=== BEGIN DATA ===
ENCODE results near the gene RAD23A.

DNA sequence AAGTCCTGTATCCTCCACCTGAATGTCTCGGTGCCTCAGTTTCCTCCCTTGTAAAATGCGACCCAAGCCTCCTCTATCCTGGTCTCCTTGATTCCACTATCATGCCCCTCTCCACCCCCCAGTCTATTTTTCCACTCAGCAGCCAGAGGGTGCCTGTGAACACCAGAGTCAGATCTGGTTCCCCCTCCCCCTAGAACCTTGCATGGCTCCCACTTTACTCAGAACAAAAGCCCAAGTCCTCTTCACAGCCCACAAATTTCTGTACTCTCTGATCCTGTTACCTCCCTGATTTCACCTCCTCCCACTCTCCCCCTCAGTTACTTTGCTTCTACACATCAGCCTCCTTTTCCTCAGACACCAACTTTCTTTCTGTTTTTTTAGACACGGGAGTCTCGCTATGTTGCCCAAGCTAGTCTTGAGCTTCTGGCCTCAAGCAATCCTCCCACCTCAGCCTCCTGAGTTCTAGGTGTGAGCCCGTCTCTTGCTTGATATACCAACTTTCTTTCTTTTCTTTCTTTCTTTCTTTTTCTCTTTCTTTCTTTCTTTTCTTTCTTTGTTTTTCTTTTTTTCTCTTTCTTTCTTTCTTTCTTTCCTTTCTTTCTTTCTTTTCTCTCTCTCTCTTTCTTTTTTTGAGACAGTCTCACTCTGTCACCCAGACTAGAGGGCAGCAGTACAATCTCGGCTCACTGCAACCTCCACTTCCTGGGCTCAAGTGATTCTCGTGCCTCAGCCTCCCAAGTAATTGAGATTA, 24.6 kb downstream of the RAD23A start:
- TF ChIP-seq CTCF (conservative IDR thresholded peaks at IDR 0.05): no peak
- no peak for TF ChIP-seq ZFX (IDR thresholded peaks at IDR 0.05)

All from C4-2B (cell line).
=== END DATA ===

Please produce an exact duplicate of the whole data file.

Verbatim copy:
ENCODE results near the gene RAD23A.

DNA sequence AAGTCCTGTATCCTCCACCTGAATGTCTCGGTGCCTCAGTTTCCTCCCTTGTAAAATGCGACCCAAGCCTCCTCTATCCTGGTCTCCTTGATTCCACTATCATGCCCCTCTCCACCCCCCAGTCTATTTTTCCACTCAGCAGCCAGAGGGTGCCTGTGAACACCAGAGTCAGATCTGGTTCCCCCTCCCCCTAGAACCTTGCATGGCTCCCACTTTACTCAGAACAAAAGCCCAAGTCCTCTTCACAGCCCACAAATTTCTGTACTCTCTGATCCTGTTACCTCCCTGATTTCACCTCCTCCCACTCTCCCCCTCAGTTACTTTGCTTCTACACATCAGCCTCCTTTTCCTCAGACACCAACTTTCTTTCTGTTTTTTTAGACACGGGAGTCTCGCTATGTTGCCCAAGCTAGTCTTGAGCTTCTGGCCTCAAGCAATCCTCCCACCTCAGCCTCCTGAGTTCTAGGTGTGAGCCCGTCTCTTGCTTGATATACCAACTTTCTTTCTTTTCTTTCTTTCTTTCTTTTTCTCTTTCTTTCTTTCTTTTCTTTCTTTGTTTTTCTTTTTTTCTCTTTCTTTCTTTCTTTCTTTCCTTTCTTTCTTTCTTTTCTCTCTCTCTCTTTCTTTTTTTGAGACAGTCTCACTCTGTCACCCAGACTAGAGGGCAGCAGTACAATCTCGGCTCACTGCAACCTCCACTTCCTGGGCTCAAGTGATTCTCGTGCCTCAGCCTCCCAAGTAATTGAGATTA, 24.6 kb downstream of the RAD23A start:
- TF ChIP-seq CTCF (conservative IDR thresholded peaks at IDR 0.05): no peak
- no peak for TF ChIP-seq ZFX (IDR thresholded peaks at IDR 0.05)

All from C4-2B (cell line).